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Scott Burns -- The 401k monkeys
Old 07-10-2004, 04:22 PM   #1
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Scott Burns -- The 401k monkeys

http://www.dallasnews.com/sharedcont...rns.7af23.html

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Re: Scott Burns -- The 401k monkeys
Old 07-13-2004, 09:17 PM   #2
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Re: Scott Burns -- The 401k monkeys

I thought it was an interesting article, in the way it lays out just how few people really take advantage of the 401k. But it struck me that the author was barking up the wrong tree with the idea that it's the employers and the 401k plans that are not doing their job (not educating employees enough, not getting them to contribute, not offering good fund choices). While those things can and should be improved (for instance, I think that all 401k plans should include index funds as an option), I think the basic problem is simply that people don't care enough about their retirement.

Seriously, I think that's it. People are more concerned with "getting and spending" right away, and saving for the future is just not a priority. And when all the encouragement finally gets through and they contribute to their 401k, it's on autopilot. I mean, to ME it seems like Job #1 to make sure my money is working as hard as it can for me, and that I understand 100% what my plan is and how my fund choices advance that plan, but... my impression has been that most people don't know and don't particularly care to know much about it.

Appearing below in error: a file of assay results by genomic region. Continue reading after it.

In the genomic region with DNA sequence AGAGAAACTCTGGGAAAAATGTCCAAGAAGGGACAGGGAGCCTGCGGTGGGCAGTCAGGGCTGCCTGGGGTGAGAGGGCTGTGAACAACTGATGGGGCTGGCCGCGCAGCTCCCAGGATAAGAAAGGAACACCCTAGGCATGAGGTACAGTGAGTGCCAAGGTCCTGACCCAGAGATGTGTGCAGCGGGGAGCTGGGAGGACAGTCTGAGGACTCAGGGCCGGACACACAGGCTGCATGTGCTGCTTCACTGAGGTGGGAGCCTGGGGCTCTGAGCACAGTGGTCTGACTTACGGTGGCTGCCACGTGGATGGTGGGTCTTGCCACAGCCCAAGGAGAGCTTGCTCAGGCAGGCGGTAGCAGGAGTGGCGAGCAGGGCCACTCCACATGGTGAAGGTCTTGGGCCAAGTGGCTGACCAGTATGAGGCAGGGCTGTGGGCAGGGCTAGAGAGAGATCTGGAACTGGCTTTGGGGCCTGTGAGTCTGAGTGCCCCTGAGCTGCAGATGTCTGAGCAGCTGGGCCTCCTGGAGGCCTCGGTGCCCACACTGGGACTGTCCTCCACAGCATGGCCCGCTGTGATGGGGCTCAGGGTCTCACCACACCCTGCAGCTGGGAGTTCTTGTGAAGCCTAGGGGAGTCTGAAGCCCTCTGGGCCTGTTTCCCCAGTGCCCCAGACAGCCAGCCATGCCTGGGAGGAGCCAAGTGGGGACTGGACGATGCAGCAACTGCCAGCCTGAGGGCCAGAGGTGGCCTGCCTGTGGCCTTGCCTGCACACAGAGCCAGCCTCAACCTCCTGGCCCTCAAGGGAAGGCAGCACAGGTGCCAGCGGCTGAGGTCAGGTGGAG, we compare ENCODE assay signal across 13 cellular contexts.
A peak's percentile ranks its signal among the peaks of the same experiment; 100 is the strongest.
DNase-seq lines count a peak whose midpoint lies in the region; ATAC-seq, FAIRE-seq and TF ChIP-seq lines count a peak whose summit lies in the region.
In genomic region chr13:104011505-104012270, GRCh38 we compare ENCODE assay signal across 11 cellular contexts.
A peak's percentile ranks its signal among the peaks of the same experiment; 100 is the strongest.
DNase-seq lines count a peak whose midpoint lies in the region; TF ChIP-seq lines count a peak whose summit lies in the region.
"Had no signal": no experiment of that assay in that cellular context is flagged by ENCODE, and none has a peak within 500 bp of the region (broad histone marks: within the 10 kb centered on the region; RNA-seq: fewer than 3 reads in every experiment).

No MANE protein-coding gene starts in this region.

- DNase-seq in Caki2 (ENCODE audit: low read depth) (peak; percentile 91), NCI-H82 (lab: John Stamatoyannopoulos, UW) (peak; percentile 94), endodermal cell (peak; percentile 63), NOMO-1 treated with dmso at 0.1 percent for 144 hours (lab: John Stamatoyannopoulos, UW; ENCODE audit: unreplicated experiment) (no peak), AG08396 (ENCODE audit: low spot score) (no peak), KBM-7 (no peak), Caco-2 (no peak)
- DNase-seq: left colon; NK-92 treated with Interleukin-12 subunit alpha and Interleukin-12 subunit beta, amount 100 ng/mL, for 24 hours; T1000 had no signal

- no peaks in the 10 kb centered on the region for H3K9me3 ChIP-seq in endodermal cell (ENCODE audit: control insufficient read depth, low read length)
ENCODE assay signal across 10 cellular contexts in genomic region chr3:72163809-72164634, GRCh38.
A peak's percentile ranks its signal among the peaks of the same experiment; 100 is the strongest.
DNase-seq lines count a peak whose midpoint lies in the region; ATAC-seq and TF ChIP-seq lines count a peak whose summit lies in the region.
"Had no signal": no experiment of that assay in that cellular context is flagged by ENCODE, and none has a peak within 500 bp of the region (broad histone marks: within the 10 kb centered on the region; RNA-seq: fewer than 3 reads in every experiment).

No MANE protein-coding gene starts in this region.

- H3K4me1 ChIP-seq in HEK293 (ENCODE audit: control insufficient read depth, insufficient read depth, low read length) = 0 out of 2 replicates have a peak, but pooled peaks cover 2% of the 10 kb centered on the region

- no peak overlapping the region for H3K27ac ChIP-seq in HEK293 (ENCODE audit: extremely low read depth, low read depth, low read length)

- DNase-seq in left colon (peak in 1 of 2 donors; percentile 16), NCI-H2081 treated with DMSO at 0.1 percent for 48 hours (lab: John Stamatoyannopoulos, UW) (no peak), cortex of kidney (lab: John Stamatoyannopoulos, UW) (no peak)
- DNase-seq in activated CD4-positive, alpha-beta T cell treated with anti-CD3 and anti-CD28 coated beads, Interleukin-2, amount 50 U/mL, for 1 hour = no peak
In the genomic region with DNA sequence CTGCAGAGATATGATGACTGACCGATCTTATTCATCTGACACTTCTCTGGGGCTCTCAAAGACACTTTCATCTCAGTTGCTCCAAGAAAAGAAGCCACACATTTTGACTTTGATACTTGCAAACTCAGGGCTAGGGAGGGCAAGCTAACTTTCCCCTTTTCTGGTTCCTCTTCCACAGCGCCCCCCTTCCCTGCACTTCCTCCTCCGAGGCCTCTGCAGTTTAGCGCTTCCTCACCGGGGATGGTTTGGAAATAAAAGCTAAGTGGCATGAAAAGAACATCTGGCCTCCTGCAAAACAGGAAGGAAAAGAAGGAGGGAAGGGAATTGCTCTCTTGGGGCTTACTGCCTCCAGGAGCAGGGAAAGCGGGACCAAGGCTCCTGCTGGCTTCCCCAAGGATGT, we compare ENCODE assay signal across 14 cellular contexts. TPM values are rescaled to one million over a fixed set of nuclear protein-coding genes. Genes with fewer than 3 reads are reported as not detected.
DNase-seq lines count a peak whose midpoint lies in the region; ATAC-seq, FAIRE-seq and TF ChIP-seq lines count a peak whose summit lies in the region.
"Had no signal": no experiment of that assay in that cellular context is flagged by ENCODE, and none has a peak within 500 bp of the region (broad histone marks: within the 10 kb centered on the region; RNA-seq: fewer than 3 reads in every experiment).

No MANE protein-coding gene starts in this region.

So... ignorance can be rectified, but apathy? Good luck. The problem I see is that the system may get overhauled to save the apathetic from their own cluelessness... and the end result will probably be less flexibility and fewer choices for those people who actually DO their homework and care about their money.